Cry, the Beloved Country

Front Cover
Demco Media, 2003 - Fiction - 316 pages
"Cry, the Beloved Country" is a beautifully told and profoundly compassionate story of the Zulu pastor Stephen Kumalo and his son Absalom, set in the troubled and changing South Africa of the 1940s.

The book is written with such keen empathy and understanding that to read it is to share fully in the gravity of the characters' situations. It both touches your heart deeply and inspires a renewed faith in the dignity of mankind. "Cry, the Beloved Country" is a classic tale, passionately African, timeless and universal, and beyond all, selfless.

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LibraryThing Review

User Review  - scottjpearson - LibraryThing

This book tells the story of apartheid in South Africa. It tells an eye-opening and beautiful tale in succinct and beautiful English. I read this 300-page book in about 24 hours because I enjoyed it ... Read full review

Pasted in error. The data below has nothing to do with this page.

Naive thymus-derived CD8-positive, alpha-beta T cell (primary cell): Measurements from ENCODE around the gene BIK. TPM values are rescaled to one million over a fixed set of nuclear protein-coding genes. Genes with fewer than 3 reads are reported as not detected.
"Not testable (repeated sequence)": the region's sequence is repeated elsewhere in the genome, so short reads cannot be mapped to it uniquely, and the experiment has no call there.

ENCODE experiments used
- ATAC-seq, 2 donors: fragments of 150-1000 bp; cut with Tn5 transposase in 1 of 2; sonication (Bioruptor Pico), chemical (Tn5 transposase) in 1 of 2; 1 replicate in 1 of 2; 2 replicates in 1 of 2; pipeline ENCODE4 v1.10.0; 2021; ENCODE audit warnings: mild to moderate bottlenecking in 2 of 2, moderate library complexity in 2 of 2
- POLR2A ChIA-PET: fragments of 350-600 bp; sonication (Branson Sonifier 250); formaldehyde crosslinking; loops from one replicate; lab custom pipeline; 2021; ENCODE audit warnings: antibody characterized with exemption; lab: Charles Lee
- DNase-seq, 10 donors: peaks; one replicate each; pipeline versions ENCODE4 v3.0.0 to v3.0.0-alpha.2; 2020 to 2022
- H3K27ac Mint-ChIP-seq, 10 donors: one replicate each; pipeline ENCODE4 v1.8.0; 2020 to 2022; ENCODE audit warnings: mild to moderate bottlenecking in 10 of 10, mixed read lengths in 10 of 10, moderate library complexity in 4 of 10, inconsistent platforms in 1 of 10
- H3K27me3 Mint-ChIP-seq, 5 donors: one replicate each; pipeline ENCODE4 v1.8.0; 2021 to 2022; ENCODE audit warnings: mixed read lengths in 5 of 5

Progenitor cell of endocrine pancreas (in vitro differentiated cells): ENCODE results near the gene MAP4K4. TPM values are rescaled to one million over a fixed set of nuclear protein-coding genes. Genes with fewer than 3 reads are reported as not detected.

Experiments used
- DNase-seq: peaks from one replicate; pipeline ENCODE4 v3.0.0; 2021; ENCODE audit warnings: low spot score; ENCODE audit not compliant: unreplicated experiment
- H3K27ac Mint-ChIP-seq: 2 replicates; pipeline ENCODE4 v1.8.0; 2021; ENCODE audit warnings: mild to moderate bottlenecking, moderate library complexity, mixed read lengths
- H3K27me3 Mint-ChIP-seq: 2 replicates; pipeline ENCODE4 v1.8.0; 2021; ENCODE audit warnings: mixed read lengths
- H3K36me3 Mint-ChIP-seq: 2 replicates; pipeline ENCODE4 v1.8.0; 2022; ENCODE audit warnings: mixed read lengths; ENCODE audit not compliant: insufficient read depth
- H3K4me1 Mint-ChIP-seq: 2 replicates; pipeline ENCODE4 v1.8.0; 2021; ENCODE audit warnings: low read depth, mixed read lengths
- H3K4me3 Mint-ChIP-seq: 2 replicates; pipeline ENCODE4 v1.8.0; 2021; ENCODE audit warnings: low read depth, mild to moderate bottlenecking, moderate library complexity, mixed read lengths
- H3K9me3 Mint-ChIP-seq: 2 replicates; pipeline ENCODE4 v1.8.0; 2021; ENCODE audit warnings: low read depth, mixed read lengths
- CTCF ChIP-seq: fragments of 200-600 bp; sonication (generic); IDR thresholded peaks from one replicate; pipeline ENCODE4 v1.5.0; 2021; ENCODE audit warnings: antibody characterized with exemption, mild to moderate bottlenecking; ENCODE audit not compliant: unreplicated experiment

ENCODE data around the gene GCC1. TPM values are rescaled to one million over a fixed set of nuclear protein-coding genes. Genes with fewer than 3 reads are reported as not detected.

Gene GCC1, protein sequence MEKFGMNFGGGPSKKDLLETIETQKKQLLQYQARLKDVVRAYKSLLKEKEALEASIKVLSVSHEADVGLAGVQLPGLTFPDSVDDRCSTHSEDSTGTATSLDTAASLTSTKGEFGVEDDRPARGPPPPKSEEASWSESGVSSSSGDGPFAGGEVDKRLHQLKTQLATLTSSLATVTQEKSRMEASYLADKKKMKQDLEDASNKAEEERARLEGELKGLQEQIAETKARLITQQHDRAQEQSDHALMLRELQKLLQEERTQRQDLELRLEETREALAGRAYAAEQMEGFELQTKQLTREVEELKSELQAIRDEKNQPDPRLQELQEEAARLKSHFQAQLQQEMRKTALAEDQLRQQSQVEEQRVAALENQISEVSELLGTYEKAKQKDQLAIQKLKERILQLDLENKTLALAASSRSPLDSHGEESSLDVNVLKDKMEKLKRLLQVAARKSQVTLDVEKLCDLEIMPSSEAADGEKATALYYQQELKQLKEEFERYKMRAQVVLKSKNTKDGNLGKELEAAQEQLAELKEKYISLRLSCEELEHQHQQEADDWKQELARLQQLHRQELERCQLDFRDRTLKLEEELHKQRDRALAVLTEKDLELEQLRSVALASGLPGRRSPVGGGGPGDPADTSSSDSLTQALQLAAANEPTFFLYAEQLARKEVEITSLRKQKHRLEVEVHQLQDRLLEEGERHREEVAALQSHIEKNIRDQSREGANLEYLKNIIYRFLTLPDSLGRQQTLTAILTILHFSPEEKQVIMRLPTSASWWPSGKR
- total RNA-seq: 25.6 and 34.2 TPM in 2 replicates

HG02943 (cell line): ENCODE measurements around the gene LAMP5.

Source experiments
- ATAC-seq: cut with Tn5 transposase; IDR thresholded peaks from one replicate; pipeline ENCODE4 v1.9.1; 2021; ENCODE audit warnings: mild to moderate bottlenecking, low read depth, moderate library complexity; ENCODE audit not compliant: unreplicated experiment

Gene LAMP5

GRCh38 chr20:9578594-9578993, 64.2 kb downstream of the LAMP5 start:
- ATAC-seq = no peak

LibraryThing Review

User Review  - smallself - LibraryThing

This is a great book, and it really is about Africa. The author had enough selflessness to let it be about the land, and not about himself personally. Personality is fine, of course, but it’s thin food if it’s all you have. Really this is a great moral book. Read full review

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About the author (2003)

Political activist Alan Steward Paton was born on January 11, 1903 in Natal, South Africa. He attended Maritzburg College and Natal University. He taught at Ixopo High School and Maritzburg College. In 1935, he was appointed principal of Diepkloof Reformatory for African Boys in Johannesburg and became interested in race relations. Although he intended to become a full-time writer after the publication of his first book, he instead became involved in politics. He was a member of the Liberal Party of South Africa, serving as vice-president, chairman, and president before the party was forced to disband in 1968 because of its anti-apartheid views. Paton is best known for his political activism and his first novel, Cry, the Beloved Country. He also wrote a second novel, Too Late the Phalarope, and two autobiographies, Toward the Mountains and Journey Continued. He died on April 12, 1988 in Lintrose, Botha's Hill, Natal.

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